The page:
Tuesday, June 10, 2008
The promise of a prosperous future for Iraq took one step closer to becoming a reality when the Sarafiyah Bridge linking Baghdad’s Rusafa and Karkh districts was reopened May 27 after being rebuilt. The Sarafiyah Bridge, that crosses the Tigris River in the Iraqi capital, was destroyed by terrorists in an April 12, 2007, vehicle-bomb attack. [snip]
"We didn't have a direct role in this,” he said. “It was Iraqi-led, Iraqi-designed, and there were very few coalition members there."
“The terrorists tried to send a message: 'We would like to cut the communication lines between these two main groups in Iraq.' But luckily, they didn't manage to do that. And [the local people] sent the message back: 'Here we are, and we are together.'"
Iin May the fewest number U.S. servicemen were killed in Iraq in any month since the war began five years ago. You'd think such news was, well, newsworthy.
But not to NBC. Anchor Brian Williams on Monday led with worries that “because it's been underfunded [?] for decades, mass transit may not be ready for all the Americans leaving their cars behind,” and ran his short update, on the Medal of Honor going to Army Private First Class Ross McGinnis, without anything about the decline in troops killed.
Brig. General Qassem Soleimani, commander of the Quds Force of the terror group the Iranian Revolutionary Guard is biding his time, afraid to stoke terror while President Bush is in his waning days in the Oval Office. Instead, says Washington Post columnist David Ignatius who interviewed him, he "prefers to run out the clock on the Bush Administration, hoping the next administration will be more favorable to Iran's interest."
Ayatollah Ali Khamenei, who as Iran's supreme leader is commander in chief of the Iranian military, predicted last week that terrorists would acquire nuclear weapons and ''take away security from all the tyrants of the world.'' In his speech at the tomb of his predecessor, Ayatollah Ruhollah Khomeini, Khamenei made it clear that he understood America to be the leader among ''the tyrants of the world.'' (Snip) While predicting that terrorists would obtain nuclear weapons, Khamenei claimed Iran was not interested in obtaining nuclear weapons itself...
[must we wait until after the nuke goes off?]
One of the prisms through which those of a certain age view the Middle East is the events of June 7, 1981, when a squadron of Israeli F-16 warplanes wheeled out of the afternoon skies over Baghdad and destroyed the atomic-bomb-making facility at Osirak. The event is widely remembered for Israel’s daring and skill, for removing the threat of a nuclear-armed Iraq from the world stage -
- and for the howls of diplomatic outrage that greeted the event, egged on by an editorial in the New York Times that derided Prime Minister Begin for making a “sneak attack” and called the raid “an act of inexcusable and short-sighted aggression... [snip]
For those who came up during this period, it has been extraordinarily satisfying to watch the adroitness with which President Bush has dealt with Israel’s decision to send a new generation of warplanes to destroy a new enemy reactor under construction, this time one that was being constructed with North Korean help in Syria...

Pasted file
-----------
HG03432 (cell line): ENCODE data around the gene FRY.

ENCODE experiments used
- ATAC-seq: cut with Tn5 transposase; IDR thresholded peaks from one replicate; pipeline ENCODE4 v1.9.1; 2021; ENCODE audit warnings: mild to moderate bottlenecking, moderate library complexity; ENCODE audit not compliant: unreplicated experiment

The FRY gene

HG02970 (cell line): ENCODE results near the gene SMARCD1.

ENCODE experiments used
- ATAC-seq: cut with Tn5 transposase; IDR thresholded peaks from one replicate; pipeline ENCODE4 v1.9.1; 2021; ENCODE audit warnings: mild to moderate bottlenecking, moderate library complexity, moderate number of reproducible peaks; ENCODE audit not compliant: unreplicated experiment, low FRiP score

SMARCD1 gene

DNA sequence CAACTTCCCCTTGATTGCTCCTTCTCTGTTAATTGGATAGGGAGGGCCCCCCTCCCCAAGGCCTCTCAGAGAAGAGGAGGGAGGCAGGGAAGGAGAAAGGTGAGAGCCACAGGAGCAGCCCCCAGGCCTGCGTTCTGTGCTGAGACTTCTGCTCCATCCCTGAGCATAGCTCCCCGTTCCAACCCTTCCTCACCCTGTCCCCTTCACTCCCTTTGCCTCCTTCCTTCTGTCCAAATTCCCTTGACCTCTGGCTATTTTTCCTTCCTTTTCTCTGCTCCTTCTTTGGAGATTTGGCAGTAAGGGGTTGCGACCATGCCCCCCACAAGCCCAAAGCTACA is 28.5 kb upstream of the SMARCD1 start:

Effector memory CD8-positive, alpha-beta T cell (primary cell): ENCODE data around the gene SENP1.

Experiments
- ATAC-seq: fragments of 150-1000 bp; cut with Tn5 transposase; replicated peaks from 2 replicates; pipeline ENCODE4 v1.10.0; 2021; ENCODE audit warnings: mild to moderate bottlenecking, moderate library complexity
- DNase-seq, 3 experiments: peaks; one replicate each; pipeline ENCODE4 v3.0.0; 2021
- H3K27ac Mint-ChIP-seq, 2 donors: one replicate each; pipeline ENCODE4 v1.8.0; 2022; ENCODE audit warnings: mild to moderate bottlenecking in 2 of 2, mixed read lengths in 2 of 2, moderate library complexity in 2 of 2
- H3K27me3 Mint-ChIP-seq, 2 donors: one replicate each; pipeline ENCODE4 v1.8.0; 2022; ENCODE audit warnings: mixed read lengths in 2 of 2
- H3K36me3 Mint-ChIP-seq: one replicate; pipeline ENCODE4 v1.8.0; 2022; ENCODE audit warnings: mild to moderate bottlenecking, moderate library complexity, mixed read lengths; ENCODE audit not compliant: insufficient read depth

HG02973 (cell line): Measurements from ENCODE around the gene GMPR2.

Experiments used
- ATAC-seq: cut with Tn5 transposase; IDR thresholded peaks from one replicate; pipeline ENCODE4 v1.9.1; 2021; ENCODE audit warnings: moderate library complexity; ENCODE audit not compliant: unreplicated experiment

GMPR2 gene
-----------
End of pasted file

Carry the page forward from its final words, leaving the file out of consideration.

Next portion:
The Marxist president of Venezuela has ytold the FARC guerillas in neighboring Colombia to give up their struggle to overthrow the US ally: (via BBC)
In his weekly television and radio programme on Sunday, Mr Chavez urged the Farc's new leader, Alfonso Cano, to "let all these people go".
"The guerrilla war is history," he said. "At this moment in Latin America, an armed guerrilla movement is out of place."
Only a few months ago Chavez was a funder and public defender of the FARC narco-terrorists. What changed?
The first thing that leaps to mind is the capture of a FARC laptop computer by Colombian forces, containing files that incriminated Chavez. (The BBC provides helpful background information toward the end of this article.)
The head of the World Health Organization’s HIV/AIDS department has officially admitted for the first time that there will be no global epidemic of the disease among the heterosexual population outside Africa.
Kevin de Cock said global prevention strategies to address AIDS as a risk to all populations, among the WHO and major AIDS organizations, may have been misdirected. It is now recognized that, with the exception of sub-Saharan African, it is confined to high-risk groups.
These groups include men who have sex with other men, drug users who inject with needles, and sex workers and their clients.
Some AIDS organizations, including the WHO, U.N. AIDS and the Global Fund have been blasted for inflating estimates of the number of people infected, taking much-needed funds from other diseases like malaria.
One result of the WHO’s admission may be that the vast sums of money spent on AIDS education for people who are not at risk may now be concentrated on high-risk groups.
[pay attention: the majority of pieces I've seen on this story spin it to be one of 'AIDS rates declining' and 'pandemic over' - and not that they were over reported in the first place, which is the case]
[FLASHBACK , 5/30/07:
United Nations' AIDS programme under fire